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How Fleet Owners / Trucking Companies Got Stuck Paying for a Cleaner Environment

tractor trailers

In 2011 the Environmental Protection Agency (EPA) and the National Highway Traffic Safety Administration (NHTSA) introduced The Heavy-Duty National Program, which was designed to create a national standard to reduce greenhouse gas (GHG) and improve the fuel efficiency of heavy-duty trucks and buses. The overall goal of the program was to reduce oil consumption (and dependence on foreign oil) and to address global climate change. The program called for new federal vehicle emission regulations which would impact every entity downstream from the mandate.

In addition to the environmental benefits of the regulation, the HD Program offered financial benefits to fleets and owner/operators alike. The underlying thought was that although fleet owners would incur an expense upfront as they transitioned over to emission compliant engines, within 1 – 2 years that investment would be returned. In addition, fleet owners stood to gain financially from the advancement in commercial engine technology and the efficiencies they offered.

glass half full, glass half empty

While most people in the industry agree and respect the goal of the HD Program along with the processes put in place to reduce fuel and carbon emission, six years later the mandate has had a substantial financial impact on trucking companies, costing fleet owners and operators a lot of money in unanticipated maintenance, repairs, and downtime. It appears the focus had been on ensuring that fuel economy and emission standards were met, and not on how, and in some cases if, the fleet owners and technicians can/will maintain the technology to meet these standards or the financial impact they’d incur in doing so.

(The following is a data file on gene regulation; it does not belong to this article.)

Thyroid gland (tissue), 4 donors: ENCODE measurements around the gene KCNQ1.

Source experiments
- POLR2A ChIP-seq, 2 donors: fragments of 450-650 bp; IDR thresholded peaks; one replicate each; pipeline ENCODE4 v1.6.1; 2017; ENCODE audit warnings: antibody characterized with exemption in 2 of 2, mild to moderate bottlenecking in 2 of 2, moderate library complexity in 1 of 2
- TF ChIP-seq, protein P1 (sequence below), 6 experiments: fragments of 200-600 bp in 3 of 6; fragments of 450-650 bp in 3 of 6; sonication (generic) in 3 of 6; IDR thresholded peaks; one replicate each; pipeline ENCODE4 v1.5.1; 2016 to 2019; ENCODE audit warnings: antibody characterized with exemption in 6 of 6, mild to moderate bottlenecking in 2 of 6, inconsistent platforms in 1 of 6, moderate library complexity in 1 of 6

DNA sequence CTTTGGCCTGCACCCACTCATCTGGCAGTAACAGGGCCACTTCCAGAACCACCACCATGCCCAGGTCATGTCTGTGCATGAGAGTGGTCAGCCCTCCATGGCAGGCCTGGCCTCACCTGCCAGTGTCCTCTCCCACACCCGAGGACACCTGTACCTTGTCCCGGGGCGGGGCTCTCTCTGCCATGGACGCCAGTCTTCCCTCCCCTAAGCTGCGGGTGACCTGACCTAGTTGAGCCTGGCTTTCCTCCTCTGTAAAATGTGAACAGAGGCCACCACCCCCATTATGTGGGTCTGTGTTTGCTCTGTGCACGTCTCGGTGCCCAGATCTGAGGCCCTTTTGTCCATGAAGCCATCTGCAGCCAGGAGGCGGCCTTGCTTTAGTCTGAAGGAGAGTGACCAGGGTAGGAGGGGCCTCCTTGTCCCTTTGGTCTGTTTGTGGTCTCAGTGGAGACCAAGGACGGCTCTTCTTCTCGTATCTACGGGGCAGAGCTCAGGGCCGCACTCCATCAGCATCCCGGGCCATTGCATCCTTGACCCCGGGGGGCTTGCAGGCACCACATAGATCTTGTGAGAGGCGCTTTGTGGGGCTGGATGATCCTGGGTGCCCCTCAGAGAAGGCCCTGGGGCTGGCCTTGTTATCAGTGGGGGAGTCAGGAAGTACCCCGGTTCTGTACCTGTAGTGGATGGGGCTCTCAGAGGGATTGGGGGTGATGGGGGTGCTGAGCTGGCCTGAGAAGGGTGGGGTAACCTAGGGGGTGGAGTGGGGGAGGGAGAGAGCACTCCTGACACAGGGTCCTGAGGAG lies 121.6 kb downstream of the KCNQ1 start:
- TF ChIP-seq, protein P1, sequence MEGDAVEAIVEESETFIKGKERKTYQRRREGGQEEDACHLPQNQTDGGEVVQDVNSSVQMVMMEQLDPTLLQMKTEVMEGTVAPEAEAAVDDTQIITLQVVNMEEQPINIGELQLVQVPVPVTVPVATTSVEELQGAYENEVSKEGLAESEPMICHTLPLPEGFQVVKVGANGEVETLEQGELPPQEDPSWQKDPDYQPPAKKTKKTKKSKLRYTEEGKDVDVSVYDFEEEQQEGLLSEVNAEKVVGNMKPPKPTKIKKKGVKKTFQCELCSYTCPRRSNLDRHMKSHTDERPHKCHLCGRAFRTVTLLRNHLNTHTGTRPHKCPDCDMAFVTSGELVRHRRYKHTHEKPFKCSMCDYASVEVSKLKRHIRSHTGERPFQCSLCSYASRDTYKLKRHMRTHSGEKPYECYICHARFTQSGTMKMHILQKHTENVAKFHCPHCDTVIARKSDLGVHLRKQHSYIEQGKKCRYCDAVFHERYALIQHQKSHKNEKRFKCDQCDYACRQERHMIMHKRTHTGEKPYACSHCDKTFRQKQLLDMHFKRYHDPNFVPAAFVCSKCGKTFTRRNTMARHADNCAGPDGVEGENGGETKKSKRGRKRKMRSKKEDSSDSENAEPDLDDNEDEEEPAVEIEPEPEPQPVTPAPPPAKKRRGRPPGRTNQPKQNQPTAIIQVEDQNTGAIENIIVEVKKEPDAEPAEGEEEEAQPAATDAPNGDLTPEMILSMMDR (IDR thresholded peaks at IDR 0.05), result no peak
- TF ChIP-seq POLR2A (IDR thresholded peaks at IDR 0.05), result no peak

Reducing diesel emissions is important, however, the reality for many trucking companies and fleet owners today, is that emission control features on engines have caused a series of new issues. Endless repairs to the emission control technology have caused maintenance costs to soar through the roof which in return causes unscheduled downtime for fleets, affecting productivity, deliveries, and sales. Couple those expenses with other issues facing trucking companies: i.e., lack of drivers, increased wages, etc. and it’s easy to see how the HD Program has contributed to many trucking companies folding-up-shop and calling it a day.

Now, with the recent recall by Cummins of over 500,000 heavy-duty diesel engines with emission system problems, fleet owners and trucking companies are still paying the bill. Sure, Cummins is footing-the-bill for the latest emission system repairs, but who is reimbursing fleet owners for downtime and the negative financial impact on their business?

We can help!

Cummins’ recall came as no surprise to us. We saw this problem coming years ago, that’s why we created our Diesel I.O. Intelligent Optimization solution.  Our Cummins Certified  Technicians have helped fleet owners across North America prevent emission system issues without taking their fleets off the road or voiding warranties.  Fleet owners should add up the costs of what they’re losing when their trucks are in the shop for emission-related problems and send the bill to the manufacturers or the EPA for reimbursement.

Better yet, they can give us a call (866-811-0110), and we’ll show them how to avoid emission system problems altogether.

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